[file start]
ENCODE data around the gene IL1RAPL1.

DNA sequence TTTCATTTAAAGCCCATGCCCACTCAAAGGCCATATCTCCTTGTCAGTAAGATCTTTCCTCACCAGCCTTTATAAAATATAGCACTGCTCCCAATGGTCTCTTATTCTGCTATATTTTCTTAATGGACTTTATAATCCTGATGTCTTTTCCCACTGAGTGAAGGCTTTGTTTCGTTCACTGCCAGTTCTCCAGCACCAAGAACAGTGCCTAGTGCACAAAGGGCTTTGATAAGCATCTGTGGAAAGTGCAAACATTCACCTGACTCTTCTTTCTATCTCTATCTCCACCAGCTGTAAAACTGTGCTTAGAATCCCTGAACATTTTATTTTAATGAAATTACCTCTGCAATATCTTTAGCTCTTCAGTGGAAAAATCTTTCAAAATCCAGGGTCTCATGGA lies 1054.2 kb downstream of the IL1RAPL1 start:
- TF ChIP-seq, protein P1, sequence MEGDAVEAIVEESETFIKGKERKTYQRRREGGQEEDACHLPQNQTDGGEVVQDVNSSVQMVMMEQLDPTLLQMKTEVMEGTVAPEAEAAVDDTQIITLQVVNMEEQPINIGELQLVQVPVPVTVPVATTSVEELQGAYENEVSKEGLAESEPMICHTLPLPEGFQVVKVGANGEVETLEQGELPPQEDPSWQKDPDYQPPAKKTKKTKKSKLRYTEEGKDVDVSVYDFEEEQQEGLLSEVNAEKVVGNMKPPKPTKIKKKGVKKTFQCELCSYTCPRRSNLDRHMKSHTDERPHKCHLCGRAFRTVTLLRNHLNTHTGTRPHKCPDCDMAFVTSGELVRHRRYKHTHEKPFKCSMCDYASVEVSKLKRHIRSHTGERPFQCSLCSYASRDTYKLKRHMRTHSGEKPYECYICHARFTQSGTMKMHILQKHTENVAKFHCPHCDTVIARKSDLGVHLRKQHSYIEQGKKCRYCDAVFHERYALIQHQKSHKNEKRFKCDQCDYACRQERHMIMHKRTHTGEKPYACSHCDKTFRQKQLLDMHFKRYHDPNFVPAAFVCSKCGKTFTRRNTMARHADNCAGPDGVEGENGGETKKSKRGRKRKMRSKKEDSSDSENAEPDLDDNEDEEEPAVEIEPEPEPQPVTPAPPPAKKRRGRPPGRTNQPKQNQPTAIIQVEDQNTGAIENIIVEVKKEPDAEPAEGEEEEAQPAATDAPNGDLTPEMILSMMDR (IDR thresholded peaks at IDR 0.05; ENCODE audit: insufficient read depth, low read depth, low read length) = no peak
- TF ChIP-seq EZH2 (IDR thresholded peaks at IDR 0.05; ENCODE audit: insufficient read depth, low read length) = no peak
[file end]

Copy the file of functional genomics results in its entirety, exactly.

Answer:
ENCODE data around the gene IL1RAPL1.

DNA sequence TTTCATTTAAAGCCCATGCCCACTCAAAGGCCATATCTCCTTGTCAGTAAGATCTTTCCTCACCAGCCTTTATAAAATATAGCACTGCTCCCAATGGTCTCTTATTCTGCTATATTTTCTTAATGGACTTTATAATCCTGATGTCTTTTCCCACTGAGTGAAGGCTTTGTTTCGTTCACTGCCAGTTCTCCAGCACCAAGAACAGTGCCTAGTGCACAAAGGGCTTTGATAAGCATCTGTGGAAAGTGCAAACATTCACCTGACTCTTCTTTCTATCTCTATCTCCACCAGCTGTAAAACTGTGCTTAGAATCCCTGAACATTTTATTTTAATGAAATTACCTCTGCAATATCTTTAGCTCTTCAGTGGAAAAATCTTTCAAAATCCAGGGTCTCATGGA lies 1054.2 kb downstream of the IL1RAPL1 start:
- TF ChIP-seq, protein P1, sequence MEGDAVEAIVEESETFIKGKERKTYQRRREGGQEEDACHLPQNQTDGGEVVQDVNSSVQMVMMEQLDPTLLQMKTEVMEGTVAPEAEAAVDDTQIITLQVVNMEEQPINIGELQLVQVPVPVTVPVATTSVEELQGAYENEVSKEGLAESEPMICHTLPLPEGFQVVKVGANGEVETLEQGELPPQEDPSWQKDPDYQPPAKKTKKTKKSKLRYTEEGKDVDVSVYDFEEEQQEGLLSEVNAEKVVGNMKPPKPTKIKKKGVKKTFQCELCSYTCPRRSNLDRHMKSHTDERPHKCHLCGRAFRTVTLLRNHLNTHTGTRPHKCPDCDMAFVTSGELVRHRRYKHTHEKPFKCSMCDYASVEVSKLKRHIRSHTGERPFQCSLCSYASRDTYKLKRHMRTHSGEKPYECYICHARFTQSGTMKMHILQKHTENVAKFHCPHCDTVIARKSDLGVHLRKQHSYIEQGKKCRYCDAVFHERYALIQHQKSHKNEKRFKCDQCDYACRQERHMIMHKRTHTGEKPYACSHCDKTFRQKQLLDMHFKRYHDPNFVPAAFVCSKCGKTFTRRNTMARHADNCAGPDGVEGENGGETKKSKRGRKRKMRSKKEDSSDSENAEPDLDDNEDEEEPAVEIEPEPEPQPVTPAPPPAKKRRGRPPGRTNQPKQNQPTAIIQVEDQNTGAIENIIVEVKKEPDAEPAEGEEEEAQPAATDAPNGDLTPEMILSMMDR (IDR thresholded peaks at IDR 0.05; ENCODE audit: insufficient read depth, low read depth, low read length) = no peak
- TF ChIP-seq EZH2 (IDR thresholded peaks at IDR 0.05; ENCODE audit: insufficient read depth, low read length) = no peak